Obama blamed Palestinian militants for starting the round of fighting by raining rockets onto Israel and said the U.S. supported Israel's right to protect itself. "Israel has every right to expect that it does not have missiles fired into its territory," Obama said.
Hague also said Hamas "bears principal responsibility" for initiating the violence, but made clear the diplomatic risks of an Israeli escalation. "A ground invasion is much more difficult for the international community to sympathize with or support," he said.
A ground operation would carry grave risks, given the likelihood of heavy casualties on both sides. The Israeli offensive into Gaza four years ago left hundreds of civilians dead, drawing fierce international condemnation and war crimes accusations.
Israel says its intelligence and technology have been perfected since then to minimize civilian casualties. But Gaza's crowded urban landscape makes it all but impossible to avoid them altogether, as Sunday's attack in Gaza City illustrated.
"In this case, you can't avoid collateral damage if they position the rockets in densely populated areas, in mosques, school yards," said Israeli Vice Premier Moshe Yaalon. "We shouldn't be blamed for the outcome."
Avihai Mandelblit, a recently retired chief advocate general in the Israeli military, said that from a legal perspective, "there's no immunity to anyone if you put weapons inside of civilian infrastructure."
But he acknowledged the sight of dead civilians could create a public relations debacle for Israel. "As more civilians will get hurt, the legitimacy clock is going to click faster to end this operation," he said.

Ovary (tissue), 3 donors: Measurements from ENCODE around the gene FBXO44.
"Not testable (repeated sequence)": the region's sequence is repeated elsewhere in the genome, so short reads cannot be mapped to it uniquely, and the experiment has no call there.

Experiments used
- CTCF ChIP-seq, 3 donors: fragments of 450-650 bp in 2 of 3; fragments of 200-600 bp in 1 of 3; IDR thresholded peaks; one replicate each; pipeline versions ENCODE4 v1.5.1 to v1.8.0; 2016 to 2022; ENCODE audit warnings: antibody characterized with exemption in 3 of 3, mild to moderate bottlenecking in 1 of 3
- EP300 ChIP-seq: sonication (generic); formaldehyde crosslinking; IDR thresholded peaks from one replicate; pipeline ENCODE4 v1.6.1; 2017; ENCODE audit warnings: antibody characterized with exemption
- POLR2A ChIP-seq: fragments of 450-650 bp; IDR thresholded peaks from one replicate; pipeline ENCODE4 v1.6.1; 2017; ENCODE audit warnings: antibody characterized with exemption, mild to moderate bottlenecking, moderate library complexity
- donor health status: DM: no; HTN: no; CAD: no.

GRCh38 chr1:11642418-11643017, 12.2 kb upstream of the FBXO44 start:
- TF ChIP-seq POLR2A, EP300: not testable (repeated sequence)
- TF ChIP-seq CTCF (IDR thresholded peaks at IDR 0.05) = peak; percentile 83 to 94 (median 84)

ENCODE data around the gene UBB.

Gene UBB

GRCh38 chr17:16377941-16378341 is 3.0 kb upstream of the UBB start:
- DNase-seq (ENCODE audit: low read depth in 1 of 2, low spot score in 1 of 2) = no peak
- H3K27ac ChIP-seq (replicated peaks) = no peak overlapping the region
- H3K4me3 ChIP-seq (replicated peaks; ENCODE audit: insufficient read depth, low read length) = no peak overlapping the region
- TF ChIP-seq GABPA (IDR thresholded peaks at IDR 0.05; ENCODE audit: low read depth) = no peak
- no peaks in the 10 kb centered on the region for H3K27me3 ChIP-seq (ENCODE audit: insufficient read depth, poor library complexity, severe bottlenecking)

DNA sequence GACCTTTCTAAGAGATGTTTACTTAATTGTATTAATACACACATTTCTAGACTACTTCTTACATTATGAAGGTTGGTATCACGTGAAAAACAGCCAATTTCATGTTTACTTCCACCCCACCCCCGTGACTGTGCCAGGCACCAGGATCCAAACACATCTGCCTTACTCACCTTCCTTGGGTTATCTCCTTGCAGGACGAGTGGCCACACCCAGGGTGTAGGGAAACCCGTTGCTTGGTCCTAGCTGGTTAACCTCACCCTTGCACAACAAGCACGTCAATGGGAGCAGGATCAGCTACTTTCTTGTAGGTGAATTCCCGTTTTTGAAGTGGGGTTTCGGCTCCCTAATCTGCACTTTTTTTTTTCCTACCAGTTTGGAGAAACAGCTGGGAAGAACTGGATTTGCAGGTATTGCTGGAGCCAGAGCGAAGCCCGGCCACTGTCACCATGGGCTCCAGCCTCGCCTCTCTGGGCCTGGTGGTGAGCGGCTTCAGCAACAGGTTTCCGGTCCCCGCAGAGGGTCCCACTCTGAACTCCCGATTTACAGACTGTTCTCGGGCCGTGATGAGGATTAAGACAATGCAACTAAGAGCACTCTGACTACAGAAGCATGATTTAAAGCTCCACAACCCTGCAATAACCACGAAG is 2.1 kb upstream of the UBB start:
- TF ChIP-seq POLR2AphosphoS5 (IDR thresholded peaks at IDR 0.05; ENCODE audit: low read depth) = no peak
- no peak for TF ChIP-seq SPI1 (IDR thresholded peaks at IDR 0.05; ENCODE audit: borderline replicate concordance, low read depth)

Obama said he had been in touch with Netanyahu as well as the leaders of Egypt and Turkey as international attempts to broker a cease-fire continued. Egypt, which often serves as a mediator between Israel and Hamas, has taken a leading role in the efforts.
Israeli TV stations said an Israeli envoy traveled to Cairo on Sunday, and was returning to Israel with details of cease-fire proposals. Channel 2 TV, citing American diplomats, said Netanyahu's personal envoy, Yitzhak Molcho, would be headed to Washington in the coming days.
Hamas officials said their supreme leader, Khaled Meshaal, also held talks with Egyptian President Mohammed Morsi, and that Turkish Foreign Minister Ahmet Davutoglu was to visit Gaza on Tuesday.
Israel and Gaza's militant Hamas rulers remain far apart on any terms for a halt to the bloodshed.
Hamas is linking a truce deal to a complete lifting of the border blockade on Gaza imposed since Islamists seized the territory by force. Hamas also seeks Israeli guarantees to halt targeted killings of its leaders and military commanders. Israeli officials reject such demands.
They say they are not interested in a "time-out," and want firm guarantees that militant rocket fire into Israel will end. Past cease-fires have been short lived.